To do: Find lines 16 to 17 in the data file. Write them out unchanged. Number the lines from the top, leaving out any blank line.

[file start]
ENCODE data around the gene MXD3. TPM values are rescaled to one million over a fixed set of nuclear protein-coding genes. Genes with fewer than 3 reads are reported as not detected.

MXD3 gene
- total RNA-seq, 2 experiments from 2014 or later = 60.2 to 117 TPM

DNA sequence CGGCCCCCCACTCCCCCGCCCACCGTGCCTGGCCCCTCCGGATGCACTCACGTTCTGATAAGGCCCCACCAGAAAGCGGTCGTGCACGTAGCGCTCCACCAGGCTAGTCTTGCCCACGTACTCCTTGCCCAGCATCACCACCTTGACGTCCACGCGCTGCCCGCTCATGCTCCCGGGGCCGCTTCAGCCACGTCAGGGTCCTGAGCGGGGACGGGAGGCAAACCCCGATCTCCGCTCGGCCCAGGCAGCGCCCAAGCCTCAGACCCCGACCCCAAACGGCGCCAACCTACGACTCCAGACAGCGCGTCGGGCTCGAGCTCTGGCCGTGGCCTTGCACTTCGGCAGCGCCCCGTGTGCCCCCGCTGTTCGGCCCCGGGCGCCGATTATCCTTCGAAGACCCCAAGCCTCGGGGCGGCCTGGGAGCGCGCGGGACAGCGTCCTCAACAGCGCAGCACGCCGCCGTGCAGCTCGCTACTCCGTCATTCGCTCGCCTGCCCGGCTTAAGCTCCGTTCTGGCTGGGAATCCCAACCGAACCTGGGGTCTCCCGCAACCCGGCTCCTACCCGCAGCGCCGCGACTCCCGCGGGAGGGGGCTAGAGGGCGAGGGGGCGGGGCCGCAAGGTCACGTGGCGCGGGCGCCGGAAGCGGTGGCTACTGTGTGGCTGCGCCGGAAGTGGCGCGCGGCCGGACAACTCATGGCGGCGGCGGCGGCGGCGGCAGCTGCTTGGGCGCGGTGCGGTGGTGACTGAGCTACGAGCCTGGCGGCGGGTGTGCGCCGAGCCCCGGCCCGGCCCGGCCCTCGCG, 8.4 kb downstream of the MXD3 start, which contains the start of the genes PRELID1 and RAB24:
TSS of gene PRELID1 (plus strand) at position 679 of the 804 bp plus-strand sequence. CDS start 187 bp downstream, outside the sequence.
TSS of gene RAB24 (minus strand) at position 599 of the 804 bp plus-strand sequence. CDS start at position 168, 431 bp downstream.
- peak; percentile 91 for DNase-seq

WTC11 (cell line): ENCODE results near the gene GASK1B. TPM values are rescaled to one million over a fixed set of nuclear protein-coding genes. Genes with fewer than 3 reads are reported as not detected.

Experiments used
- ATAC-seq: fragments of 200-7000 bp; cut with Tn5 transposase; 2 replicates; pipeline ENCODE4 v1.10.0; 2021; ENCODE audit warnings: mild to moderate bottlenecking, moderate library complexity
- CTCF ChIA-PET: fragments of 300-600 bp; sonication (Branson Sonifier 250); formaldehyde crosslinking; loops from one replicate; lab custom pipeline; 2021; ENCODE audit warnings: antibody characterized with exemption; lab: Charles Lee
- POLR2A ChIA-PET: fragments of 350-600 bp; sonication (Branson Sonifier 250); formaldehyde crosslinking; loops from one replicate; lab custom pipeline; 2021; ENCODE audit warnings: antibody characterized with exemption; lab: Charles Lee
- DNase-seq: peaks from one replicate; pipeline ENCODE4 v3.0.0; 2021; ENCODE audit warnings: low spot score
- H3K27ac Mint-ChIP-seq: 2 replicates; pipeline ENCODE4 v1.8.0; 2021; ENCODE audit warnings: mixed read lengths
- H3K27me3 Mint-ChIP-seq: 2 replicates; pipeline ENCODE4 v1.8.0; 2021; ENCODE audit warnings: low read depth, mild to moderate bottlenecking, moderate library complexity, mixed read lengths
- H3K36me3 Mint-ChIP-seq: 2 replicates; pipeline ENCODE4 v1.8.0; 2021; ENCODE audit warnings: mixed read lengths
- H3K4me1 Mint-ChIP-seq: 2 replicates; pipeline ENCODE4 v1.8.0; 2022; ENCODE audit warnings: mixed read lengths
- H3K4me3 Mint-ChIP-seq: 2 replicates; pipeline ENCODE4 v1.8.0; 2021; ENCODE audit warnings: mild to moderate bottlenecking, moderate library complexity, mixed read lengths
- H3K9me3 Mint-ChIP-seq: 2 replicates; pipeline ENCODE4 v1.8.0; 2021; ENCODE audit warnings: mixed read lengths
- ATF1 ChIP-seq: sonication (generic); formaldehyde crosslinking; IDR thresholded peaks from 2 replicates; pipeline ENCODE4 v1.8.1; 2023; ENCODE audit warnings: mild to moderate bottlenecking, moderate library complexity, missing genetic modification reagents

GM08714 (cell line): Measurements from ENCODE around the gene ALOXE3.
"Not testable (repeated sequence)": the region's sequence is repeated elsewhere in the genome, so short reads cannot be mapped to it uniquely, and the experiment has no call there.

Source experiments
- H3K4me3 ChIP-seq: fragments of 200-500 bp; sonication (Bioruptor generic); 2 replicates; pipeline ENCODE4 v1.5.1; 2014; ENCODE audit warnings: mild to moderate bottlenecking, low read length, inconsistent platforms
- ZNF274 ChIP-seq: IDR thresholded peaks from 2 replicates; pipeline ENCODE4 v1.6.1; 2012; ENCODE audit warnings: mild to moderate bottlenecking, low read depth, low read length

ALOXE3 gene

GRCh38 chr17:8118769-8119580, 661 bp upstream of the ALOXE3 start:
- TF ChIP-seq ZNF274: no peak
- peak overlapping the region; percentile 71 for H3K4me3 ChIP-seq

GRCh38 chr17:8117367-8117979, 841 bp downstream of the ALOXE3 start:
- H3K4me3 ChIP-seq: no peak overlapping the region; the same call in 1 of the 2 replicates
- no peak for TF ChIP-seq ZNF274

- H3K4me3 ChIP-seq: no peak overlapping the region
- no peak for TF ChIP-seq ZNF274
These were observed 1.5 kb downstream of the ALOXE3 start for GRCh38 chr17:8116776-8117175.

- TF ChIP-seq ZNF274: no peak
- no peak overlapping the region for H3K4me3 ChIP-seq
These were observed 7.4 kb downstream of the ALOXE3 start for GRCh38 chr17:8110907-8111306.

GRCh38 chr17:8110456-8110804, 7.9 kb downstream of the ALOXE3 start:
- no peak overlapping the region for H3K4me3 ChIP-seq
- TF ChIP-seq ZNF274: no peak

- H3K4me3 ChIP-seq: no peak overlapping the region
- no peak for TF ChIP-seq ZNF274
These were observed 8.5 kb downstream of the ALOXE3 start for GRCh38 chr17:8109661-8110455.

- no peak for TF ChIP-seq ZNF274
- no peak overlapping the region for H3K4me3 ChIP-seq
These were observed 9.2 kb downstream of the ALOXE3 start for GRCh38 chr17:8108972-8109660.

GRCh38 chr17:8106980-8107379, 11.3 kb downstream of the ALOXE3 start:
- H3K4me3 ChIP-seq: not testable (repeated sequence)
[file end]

- H3K36me3 Mint-ChIP-seq: 2 replicates; pipeline ENCODE4 v1.8.0; 2021; ENCODE audit warnings: mixed read lengths
- H3K4me1 Mint-ChIP-seq: 2 replicates; pipeline ENCODE4 v1.8.0; 2022; ENCODE audit warnings: mixed read lengths